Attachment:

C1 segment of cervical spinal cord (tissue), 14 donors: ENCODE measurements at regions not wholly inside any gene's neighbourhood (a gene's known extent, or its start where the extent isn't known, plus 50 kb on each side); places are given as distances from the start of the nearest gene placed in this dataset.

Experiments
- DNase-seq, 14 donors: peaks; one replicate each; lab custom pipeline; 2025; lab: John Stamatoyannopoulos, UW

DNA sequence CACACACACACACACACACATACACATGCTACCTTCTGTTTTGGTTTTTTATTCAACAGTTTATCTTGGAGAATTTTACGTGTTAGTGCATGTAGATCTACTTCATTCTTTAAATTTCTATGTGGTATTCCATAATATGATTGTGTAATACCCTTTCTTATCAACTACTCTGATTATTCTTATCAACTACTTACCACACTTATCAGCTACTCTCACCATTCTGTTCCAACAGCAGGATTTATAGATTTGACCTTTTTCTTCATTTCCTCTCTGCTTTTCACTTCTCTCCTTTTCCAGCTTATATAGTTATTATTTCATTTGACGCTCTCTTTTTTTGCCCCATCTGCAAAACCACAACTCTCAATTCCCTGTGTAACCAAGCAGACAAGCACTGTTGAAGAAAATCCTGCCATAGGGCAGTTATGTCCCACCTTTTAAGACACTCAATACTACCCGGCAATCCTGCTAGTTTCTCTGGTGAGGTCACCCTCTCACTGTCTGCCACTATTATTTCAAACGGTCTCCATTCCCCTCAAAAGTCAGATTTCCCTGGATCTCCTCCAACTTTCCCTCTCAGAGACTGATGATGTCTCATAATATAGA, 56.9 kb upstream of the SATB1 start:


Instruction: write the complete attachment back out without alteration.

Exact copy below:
C1 segment of cervical spinal cord (tissue), 14 donors: ENCODE measurements at regions not wholly inside any gene's neighbourhood (a gene's known extent, or its start where the extent isn't known, plus 50 kb on each side); places are given as distances from the start of the nearest gene placed in this dataset.

Experiments
- DNase-seq, 14 donors: peaks; one replicate each; lab custom pipeline; 2025; lab: John Stamatoyannopoulos, UW

DNA sequence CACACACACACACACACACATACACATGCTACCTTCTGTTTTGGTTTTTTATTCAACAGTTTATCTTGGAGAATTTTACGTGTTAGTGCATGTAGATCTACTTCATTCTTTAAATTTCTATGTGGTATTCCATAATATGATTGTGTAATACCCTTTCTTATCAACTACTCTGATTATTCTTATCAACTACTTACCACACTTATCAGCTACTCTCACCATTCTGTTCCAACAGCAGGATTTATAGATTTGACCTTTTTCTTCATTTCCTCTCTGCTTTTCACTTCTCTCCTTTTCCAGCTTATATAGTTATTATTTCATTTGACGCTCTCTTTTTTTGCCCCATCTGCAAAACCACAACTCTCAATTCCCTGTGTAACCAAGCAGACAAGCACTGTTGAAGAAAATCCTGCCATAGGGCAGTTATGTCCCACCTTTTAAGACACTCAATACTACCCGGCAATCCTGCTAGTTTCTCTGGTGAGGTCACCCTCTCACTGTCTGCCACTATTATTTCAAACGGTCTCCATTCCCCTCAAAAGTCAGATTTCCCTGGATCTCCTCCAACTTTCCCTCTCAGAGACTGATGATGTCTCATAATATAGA, 56.9 kb upstream of the SATB1 start: